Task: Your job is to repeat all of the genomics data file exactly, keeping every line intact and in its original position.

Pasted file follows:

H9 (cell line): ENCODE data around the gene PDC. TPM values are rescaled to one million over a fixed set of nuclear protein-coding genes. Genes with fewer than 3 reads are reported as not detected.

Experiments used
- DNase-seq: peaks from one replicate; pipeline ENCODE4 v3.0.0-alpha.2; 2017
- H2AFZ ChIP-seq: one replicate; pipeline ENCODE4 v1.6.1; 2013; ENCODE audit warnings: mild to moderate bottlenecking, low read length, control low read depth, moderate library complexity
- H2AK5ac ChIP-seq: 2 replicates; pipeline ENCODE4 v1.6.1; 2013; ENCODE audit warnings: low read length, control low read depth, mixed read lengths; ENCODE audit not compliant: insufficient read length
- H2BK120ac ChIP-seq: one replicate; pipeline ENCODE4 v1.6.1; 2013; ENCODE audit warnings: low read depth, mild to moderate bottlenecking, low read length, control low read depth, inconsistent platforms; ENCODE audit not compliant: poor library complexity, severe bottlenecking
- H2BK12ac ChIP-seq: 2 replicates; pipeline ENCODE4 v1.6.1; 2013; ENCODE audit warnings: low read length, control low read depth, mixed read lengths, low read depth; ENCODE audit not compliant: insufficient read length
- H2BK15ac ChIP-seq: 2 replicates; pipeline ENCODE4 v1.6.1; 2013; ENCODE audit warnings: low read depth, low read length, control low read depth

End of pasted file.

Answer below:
H9 (cell line): ENCODE data around the gene PDC. TPM values are rescaled to one million over a fixed set of nuclear protein-coding genes. Genes with fewer than 3 reads are reported as not detected.

Experiments used
- DNase-seq: peaks from one replicate; pipeline ENCODE4 v3.0.0-alpha.2; 2017
- H2AFZ ChIP-seq: one replicate; pipeline ENCODE4 v1.6.1; 2013; ENCODE audit warnings: mild to moderate bottlenecking, low read length, control low read depth, moderate library complexity
- H2AK5ac ChIP-seq: 2 replicates; pipeline ENCODE4 v1.6.1; 2013; ENCODE audit warnings: low read length, control low read depth, mixed read lengths; ENCODE audit not compliant: insufficient read length
- H2BK120ac ChIP-seq: one replicate; pipeline ENCODE4 v1.6.1; 2013; ENCODE audit warnings: low read depth, mild to moderate bottlenecking, low read length, control low read depth, inconsistent platforms; ENCODE audit not compliant: poor library complexity, severe bottlenecking
- H2BK12ac ChIP-seq: 2 replicates; pipeline ENCODE4 v1.6.1; 2013; ENCODE audit warnings: low read length, control low read depth, mixed read lengths, low read depth; ENCODE audit not compliant: insufficient read length
- H2BK15ac ChIP-seq: 2 replicates; pipeline ENCODE4 v1.6.1; 2013; ENCODE audit warnings: low read depth, low read length, control low read depth